I worked one summer on a blue card fire crew, one of the best jobs ever. A ten-person crew can clear a trail five feet wide down to mineral soil almost as fast as you can walk it. The tools we used were so useful that I’m surprised at how rarely I see them in people’s sheds. Here is a round up of the tools we used and why they are so great.
Stihl Chain Saw
A Stihl 76cc chainsaw with a 28 inch bar and a full skip chain handles limbs, trunks and logs up to 50 inches diameter or thereabouts. Michael Smith shares a firefighter’s perspective on chainsaws, noting that Husky is equally popular to the Stihl out on the fireline, but mainly because parts for both brands are likely to be stocked and readily available. Available at Stihl USA
Hand crew sawyers are followed by two or three workers with brush hooks. The razor sharp curved blade can be used to pull branches and chop them. The curve of the blade makes it less likely to glance to the side or fall short on a stroke than a traditional axe when you’re clearing brush and shrubs. Wranglestar has a Youtube video explaining more about brush axes. Available on Amazon.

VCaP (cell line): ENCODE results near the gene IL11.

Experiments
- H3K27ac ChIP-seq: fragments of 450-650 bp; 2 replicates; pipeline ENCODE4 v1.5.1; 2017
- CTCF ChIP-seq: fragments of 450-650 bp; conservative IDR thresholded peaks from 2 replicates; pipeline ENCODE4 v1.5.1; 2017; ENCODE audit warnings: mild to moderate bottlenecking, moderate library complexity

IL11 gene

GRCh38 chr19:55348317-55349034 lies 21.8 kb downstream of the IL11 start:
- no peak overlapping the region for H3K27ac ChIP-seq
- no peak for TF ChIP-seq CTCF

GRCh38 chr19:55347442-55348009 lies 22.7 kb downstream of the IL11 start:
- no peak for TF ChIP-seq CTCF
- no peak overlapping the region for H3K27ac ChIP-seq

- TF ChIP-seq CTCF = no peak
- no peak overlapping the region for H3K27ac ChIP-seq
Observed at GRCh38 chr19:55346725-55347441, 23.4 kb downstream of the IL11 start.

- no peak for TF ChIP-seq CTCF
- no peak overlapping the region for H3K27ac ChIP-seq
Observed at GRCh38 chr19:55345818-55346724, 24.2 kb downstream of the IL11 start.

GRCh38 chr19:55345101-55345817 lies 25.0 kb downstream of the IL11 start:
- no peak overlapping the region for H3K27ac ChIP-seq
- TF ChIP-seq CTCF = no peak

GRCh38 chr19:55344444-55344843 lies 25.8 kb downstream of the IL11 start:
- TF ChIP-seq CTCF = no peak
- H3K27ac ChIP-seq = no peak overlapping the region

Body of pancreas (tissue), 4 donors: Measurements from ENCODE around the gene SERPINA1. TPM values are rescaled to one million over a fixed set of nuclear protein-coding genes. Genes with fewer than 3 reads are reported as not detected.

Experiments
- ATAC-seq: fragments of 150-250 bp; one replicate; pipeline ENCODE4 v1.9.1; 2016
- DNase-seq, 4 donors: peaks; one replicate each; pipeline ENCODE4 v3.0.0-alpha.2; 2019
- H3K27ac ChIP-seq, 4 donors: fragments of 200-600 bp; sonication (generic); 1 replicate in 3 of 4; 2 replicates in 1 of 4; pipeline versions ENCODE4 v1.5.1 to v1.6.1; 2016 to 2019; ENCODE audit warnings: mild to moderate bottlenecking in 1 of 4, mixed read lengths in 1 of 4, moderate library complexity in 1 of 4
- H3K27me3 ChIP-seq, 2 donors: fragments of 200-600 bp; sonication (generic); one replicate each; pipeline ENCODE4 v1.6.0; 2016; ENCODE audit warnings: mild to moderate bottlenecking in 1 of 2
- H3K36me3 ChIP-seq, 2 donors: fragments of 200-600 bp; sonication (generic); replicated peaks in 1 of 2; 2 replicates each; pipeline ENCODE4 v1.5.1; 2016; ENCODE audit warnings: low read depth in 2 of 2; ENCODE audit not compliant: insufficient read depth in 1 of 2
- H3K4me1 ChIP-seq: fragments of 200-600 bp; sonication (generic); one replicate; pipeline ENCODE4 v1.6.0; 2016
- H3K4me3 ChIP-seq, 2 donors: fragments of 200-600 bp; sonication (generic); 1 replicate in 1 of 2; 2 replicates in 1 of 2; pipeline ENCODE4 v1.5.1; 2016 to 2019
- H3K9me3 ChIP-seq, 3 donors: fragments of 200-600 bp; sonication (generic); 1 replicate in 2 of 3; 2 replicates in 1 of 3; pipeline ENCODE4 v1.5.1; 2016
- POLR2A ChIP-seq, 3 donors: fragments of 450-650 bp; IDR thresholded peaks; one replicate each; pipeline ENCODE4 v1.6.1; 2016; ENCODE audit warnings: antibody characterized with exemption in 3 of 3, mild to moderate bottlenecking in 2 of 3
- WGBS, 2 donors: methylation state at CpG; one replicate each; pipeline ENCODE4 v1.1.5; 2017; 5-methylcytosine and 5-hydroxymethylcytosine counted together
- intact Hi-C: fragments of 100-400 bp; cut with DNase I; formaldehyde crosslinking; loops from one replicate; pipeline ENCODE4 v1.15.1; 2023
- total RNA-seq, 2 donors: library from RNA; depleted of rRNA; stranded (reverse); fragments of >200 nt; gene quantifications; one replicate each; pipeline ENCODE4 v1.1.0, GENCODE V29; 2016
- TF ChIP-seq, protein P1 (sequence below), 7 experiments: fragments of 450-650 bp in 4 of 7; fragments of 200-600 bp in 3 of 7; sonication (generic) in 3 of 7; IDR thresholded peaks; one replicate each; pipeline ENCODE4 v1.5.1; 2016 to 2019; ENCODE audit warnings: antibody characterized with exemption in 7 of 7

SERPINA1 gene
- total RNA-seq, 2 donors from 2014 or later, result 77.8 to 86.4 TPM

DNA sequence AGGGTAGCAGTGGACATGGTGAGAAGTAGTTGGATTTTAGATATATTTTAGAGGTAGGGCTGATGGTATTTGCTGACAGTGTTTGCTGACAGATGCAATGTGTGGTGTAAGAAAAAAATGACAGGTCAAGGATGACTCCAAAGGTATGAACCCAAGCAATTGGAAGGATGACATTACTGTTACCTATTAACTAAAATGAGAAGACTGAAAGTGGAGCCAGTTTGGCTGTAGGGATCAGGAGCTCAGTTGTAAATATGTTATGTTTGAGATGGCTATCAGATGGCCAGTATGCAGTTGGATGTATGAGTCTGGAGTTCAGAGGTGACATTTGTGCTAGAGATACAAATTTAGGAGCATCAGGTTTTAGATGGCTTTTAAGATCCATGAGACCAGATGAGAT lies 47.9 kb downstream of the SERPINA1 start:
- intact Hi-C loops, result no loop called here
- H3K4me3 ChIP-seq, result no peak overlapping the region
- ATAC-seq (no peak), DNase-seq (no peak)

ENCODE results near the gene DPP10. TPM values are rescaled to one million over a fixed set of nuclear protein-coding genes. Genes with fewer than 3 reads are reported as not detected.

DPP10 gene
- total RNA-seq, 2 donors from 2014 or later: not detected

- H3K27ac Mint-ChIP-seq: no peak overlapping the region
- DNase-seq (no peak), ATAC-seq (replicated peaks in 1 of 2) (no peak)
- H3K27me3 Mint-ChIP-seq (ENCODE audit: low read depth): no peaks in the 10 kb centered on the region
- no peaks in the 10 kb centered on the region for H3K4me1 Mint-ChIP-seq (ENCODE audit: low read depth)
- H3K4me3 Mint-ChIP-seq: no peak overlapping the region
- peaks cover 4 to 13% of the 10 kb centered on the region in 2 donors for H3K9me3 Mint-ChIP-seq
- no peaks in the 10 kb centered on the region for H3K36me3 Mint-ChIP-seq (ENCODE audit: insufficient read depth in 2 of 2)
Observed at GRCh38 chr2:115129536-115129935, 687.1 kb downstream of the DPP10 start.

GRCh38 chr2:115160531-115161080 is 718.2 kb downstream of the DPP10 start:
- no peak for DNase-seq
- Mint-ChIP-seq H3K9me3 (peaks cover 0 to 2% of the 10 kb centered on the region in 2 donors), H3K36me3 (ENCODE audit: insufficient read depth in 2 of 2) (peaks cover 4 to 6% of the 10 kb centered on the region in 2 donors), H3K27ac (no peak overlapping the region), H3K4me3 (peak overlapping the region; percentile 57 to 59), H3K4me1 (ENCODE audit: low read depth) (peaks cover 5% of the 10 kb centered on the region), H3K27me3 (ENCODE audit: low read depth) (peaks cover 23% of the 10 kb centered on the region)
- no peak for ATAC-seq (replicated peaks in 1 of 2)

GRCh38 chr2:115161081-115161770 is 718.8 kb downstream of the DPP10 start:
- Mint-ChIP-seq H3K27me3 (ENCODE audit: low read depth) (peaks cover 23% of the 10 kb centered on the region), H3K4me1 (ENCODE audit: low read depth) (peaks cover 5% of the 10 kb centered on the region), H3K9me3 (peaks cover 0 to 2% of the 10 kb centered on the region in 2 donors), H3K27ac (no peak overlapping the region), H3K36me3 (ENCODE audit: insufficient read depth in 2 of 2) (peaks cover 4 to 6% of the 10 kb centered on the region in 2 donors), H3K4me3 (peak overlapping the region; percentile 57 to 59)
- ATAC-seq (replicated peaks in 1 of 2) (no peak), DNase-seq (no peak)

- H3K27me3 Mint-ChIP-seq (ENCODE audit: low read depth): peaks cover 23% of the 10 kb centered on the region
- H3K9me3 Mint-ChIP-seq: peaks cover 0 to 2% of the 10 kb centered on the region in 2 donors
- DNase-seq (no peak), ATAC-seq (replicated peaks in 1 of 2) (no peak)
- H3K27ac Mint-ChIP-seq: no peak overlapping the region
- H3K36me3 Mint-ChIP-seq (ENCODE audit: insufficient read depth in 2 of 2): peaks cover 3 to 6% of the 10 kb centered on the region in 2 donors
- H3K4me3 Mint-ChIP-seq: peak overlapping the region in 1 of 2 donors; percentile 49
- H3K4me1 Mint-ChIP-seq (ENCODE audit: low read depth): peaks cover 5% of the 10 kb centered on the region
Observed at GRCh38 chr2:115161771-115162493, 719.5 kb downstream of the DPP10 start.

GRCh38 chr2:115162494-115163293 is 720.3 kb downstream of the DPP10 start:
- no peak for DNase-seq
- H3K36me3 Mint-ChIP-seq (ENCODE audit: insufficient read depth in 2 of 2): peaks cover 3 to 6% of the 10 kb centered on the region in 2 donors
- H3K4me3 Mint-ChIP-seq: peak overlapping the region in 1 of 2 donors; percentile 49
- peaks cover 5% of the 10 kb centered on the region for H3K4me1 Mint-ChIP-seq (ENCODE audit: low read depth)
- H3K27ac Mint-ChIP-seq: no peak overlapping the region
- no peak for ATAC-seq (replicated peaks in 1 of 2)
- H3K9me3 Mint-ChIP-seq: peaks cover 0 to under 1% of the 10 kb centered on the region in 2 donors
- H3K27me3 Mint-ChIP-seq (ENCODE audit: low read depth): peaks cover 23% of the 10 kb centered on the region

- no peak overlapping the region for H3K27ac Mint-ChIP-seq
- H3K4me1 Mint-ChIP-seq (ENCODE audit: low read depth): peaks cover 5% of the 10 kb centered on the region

A Pulaski is a hybrid axe and digging mattock – and next the chainsaw one of the most dangerous tools on the fire line. The point of the Pulaski is to dig up shallow roots and chop them so that a fire won’t cross the line underground (yes it happens). Check out the US Forest Service instructions for improving your Grubbing Technique. Available at Amazon.
Just about everybody has a shovel of some kind. I always liked the Razorback because the tempered steel blade keeps a sharp edge all day long. The function of the shovel on a fire line is to cut turf and sweep it off the trail. The technique is to grasp the neck or socket of the shovel with your dominant hand, brace that arm against your knee which acts as a fulcrum. You use your other hand to pull back on the shovel’s handle like a lever which moves the blade across the ground with quite a bit of force. Razorback shovels are available on Amazon.
Last but not least is the Mcleod (pronounced “McCloud”) which is a hoe with an attitude. The purpose of the Mcleod is to clear the trail down to mineral soil with no clumps of organic matter in the mix. This is done primarily with the hoe blade but sometimes you come across sticks and debris and you simply turn the tool 180 and you’ve got a heavy duty rake. This thing isn’t for raking leaves but it’s dandy for chopping up a garden patch that’s gone fallow. Available through Amazon.